When one is faced with an accident, it must be handled in thought. Otherwise, each part of it is mentally repeated, and it seems more real and difficult to overcome. Mary Baker Eddy was so wise in writing in Science and Health with Key to the Scriptures that “accidents are unknown to God, or immortal Mind, and we must leave the mortal basis of belief and unite with the one Mind, in order to change the notion of chance to the proper sense of God’s unerring direction and thus bring out harmony” (p. 424). The very idea that we can experience an accident is like believing that chance, a roll of the dice, controls God and man. That belief is not Christian, nor is it scientific.
When driving one day last year, I was waiting to turn left from a two-lane highway onto our road, and I was hit from behind by another car. My car was pushed into a row of trees that line our property. Both cars were totaled, and I woke to see my air bag in shreds and the engine smoking. At the same time, I thought, “I am alive and well. God is my Life.”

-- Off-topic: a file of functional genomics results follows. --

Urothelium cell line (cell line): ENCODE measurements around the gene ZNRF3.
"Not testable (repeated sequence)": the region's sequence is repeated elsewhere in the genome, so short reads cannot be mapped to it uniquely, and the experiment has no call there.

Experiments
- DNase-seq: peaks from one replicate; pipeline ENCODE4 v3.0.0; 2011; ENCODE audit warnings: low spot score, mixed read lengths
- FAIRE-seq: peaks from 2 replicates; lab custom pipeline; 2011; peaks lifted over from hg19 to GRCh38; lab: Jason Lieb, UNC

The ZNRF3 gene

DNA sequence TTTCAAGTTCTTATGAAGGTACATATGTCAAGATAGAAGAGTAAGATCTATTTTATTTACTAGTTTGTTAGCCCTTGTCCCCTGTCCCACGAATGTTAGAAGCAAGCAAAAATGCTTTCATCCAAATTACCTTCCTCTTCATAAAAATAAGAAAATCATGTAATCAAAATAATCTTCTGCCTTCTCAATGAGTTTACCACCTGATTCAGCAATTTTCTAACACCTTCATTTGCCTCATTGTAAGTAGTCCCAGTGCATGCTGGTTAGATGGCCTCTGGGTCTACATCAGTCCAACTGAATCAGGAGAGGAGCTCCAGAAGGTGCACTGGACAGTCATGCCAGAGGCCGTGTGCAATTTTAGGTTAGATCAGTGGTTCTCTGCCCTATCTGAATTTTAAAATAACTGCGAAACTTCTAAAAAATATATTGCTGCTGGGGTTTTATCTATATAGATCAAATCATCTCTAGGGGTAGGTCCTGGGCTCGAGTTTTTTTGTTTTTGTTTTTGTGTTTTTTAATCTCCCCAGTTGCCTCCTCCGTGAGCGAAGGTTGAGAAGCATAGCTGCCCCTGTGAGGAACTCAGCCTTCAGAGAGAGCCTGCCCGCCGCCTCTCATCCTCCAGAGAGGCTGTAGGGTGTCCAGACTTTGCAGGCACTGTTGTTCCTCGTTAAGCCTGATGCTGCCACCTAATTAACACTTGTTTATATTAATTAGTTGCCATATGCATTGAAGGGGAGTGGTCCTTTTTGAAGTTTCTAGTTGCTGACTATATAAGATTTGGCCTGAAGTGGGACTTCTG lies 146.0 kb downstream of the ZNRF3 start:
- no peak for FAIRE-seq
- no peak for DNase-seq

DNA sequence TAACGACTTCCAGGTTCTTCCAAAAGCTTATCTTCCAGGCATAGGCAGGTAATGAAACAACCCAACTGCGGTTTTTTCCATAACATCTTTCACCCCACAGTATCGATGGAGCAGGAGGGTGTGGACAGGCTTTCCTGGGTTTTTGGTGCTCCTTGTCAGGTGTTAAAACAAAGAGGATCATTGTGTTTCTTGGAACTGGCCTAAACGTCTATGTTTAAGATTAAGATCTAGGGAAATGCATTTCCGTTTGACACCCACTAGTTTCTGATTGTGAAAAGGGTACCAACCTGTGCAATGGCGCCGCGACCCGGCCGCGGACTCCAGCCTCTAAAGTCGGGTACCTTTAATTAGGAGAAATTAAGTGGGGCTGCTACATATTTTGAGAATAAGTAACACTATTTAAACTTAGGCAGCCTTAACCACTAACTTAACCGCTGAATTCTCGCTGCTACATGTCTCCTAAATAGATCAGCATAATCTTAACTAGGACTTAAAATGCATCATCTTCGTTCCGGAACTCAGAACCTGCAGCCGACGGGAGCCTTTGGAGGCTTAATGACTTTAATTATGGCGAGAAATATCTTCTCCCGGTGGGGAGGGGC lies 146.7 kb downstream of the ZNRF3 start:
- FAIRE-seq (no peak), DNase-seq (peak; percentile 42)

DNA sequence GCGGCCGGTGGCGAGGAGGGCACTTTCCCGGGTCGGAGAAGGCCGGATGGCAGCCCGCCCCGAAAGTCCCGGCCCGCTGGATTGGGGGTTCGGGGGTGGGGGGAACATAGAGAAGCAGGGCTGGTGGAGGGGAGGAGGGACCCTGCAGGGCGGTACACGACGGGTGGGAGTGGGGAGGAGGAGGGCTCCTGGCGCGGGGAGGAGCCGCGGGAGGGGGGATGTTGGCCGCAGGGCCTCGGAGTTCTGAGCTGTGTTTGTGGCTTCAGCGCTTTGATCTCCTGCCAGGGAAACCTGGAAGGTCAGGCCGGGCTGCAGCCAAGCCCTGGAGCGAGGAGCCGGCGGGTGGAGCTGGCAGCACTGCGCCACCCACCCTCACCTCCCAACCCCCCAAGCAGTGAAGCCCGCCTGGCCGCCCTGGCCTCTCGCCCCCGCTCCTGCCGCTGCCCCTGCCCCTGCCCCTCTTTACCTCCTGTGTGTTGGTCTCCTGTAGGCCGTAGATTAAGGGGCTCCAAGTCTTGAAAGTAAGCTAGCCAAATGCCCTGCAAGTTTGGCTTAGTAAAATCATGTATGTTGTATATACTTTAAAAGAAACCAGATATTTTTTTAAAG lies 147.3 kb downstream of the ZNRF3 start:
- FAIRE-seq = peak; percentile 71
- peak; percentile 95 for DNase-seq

I had pain and stiffness in my neck and hip, swelling in my legs, and some injuries from broken glass, but I was able to crawl out of the car into our front pasture. Then the twenty-third Psalm, which I had learned as a child, came as a soothing message. It begins: “The Lord is my shepherd; I shall not want. He maketh me to lie down in green pastures: he leadeth me beside the still waters. He restoreth my soul: he leadeth me in the paths of righteousness for his name’s sake. Yea, though I walk through the valley of the shadow of death, I will fear no evil” (verses 1–4).